Afghanistan on Thursday hosts the latest round of international talks on its future after NATO troops leave in 2014, with the conflict in Syria also likely to feature prominently in ministerial meetings.
Representatives from 29 countries are gathering in Kabul for the one-day conference, which follows a meeting in Istanbul in November aimed at mapping out the future of the war-torn country after the withdrawal of coalition troops.
British Foreign Minister William Hague said he would use talks with his Russian counterpart Sergei Lavrov on the sidelines of the conference to press Moscow to use its influence to rein in the Syrian regime.
Monitors say more than 14,100 people have been killed in the 15-month uprising against the government of Syrian President Bashar al-Assad, and Moscow, long an ally of Damascus, has refused to halt arms sales.
A row blew up Wednesday between Washington and Moscow over arming the rivals in the Syrian conflict after US Secretary of State Hillary Clinton said she had information that Russia was sending attack helicopters to Assad’s regime.
Lavrov insisted Russia was supplying “anti-air defense systems” to Damascus in a deal that “in no way violates international laws” and accused the United States of supplying arms to the region.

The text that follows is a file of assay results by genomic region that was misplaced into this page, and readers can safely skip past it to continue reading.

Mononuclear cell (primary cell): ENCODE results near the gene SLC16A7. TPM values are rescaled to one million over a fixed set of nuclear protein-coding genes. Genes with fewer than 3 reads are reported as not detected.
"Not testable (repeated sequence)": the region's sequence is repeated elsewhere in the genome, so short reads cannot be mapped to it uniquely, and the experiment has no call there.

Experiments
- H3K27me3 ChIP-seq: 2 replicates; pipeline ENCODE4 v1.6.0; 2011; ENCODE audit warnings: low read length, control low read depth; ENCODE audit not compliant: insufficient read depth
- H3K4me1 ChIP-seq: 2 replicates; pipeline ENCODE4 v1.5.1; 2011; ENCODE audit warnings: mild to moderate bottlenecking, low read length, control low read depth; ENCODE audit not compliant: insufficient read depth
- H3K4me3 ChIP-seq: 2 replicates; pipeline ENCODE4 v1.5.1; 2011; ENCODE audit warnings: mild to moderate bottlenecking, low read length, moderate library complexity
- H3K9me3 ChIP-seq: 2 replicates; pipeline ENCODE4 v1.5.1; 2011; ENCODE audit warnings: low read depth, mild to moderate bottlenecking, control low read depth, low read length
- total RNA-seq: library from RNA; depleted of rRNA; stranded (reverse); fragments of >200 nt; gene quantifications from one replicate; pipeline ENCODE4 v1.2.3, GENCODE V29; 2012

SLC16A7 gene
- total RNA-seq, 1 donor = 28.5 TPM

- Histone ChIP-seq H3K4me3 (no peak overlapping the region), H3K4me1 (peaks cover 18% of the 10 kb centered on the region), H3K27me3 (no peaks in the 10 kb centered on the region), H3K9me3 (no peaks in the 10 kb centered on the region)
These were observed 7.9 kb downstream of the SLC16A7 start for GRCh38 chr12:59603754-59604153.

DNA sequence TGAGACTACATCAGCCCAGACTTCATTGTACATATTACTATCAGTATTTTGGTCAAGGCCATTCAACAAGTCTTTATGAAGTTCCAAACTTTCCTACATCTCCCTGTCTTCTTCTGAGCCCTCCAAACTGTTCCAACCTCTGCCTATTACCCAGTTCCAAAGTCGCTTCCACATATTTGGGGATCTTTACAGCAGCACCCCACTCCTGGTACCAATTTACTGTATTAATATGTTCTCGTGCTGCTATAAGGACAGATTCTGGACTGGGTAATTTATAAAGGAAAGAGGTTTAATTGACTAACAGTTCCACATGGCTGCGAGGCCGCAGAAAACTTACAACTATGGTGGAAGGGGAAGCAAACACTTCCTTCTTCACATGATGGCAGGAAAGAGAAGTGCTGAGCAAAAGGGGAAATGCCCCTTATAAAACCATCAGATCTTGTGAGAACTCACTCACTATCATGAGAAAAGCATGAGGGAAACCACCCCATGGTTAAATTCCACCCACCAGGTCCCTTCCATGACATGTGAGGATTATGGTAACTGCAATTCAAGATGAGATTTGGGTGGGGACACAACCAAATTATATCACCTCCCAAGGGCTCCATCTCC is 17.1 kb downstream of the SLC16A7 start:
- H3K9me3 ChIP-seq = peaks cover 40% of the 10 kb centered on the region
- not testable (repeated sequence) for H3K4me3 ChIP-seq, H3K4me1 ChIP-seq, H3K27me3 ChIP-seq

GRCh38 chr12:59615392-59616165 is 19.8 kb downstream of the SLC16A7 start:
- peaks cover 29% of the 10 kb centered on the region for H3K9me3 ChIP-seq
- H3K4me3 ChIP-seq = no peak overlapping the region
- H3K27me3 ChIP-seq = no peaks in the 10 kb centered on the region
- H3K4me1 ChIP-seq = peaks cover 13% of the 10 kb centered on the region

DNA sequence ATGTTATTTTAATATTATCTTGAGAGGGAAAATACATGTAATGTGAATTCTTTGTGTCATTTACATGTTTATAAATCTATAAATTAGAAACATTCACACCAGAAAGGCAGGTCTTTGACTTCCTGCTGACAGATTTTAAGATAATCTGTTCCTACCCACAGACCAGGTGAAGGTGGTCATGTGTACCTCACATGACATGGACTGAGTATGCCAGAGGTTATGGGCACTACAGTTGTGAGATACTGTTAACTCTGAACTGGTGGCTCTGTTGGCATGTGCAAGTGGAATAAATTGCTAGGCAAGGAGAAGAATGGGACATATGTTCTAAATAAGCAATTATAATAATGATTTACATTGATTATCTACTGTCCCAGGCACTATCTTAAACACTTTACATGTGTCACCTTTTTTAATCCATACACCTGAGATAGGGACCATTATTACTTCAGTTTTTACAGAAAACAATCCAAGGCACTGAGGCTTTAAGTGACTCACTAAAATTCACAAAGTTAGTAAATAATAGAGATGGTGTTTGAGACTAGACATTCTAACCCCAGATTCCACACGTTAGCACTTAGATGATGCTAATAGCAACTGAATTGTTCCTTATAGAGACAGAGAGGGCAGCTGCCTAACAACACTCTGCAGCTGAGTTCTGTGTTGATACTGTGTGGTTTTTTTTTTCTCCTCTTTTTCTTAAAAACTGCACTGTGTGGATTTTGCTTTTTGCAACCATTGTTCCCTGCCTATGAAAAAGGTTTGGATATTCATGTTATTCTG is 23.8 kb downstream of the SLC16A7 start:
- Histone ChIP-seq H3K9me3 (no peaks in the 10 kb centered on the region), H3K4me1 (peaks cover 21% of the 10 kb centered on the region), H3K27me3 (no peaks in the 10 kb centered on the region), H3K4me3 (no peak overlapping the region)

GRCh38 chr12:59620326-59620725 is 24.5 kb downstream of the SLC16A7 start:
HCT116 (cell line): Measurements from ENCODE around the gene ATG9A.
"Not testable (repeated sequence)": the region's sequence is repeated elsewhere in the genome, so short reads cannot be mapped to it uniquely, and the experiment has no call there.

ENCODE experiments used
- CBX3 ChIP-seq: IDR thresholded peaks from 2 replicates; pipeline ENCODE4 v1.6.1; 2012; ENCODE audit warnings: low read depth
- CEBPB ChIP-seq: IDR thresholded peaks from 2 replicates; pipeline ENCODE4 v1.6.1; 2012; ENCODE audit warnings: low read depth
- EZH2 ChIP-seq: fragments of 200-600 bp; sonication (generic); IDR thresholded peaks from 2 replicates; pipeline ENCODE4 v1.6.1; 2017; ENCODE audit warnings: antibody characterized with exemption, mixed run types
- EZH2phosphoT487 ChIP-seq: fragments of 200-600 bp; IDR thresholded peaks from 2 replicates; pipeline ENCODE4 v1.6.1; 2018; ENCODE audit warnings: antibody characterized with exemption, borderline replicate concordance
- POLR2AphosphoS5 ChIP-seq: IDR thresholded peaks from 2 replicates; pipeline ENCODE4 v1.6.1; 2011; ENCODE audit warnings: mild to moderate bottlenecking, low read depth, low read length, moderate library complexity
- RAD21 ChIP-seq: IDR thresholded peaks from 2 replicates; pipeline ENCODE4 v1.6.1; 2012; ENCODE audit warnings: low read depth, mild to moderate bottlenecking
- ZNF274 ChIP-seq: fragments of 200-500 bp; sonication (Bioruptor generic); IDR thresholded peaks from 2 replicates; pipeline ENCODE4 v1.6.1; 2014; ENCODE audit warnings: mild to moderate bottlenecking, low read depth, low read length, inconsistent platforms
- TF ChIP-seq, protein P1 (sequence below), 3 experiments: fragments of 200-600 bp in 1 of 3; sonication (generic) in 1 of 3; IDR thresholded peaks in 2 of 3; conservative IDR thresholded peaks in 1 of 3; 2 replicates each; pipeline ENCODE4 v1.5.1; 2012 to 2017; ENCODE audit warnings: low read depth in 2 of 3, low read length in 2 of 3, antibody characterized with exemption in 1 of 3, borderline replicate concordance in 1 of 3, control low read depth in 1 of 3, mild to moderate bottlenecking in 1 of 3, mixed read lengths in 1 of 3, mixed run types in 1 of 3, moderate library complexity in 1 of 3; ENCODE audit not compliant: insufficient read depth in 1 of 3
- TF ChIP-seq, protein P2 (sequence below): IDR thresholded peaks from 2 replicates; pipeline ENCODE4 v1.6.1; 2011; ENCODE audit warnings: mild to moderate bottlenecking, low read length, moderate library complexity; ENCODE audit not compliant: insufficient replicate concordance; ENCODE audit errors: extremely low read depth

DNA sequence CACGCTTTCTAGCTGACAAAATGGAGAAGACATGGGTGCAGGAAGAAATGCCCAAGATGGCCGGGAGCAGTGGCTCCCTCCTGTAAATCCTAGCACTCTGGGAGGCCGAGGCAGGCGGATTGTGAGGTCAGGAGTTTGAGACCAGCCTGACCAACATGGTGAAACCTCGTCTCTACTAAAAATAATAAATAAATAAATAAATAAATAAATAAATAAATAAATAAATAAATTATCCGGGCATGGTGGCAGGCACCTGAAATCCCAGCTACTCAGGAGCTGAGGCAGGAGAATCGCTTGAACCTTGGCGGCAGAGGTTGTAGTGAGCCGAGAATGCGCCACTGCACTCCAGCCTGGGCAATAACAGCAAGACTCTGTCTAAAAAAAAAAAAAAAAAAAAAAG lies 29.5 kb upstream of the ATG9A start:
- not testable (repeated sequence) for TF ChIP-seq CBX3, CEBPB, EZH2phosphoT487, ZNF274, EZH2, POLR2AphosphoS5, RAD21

Hague said he would also meet officials from China – which, like Russia, has vetoed UN Security Council resolutions against Syria – and Turkey in a bid to get international agreement on how to implement a peace plan proposed by former UN secretary general Kofi Annan.
Besides foreign ministers, Thursday’s conference will also bring together representatives from international organizations including NATO, the European Union and the United Nations.
Regional strategies to combat terrorism and drug trafficking, tackle natural disasters and strengthen trade and economic relations will be on the agenda.
Afghanistan is also likely to raise pressure on Pakistan over militant safe havens in its territory.
Afghan President Hamid Karzai says peace depends on regional cooperation to smash sanctuaries for militant networks waging violence in his country, and has voiced hope that Pakistan can help in this process.
In April, militants staged a spectacular coordinated attack in Kabul which Washington blamed on the Pakistan-based Haqqani network.
And last week, U.S. Defense Secretary Leon Panetta added to concerns about worsening violence by describing a June 6 double suicide attack in the southern city of Kandahar as “much more organized than we’ve seen before”.
Islamabad denies any support for Haqqani activities, but the group’s leaders are widely believed to have strongholds in the semi-autonomous Pakistani border district of North Waziristan.
There are about 130,000 NATO troops fighting alongside Afghan government forces against the Taliban insurgency. A U.S.-led coalition toppled the Taliban regime in 2001 for sheltering Osama bin Laden after the 9/11 attacks.
Thursday’s conference comes after France – the fifth largest contributor of troops to the NATO coalition – announced it would withdraw its forces by the end of 2012, a year earlier than Paris initially planned, and two years before NATO allies.
The next round of talks on the future of the war-torn country will be in Tokyo next month and will focus on ways to ensure social progress – governance, economic prospects, health and education – in Afghanistan.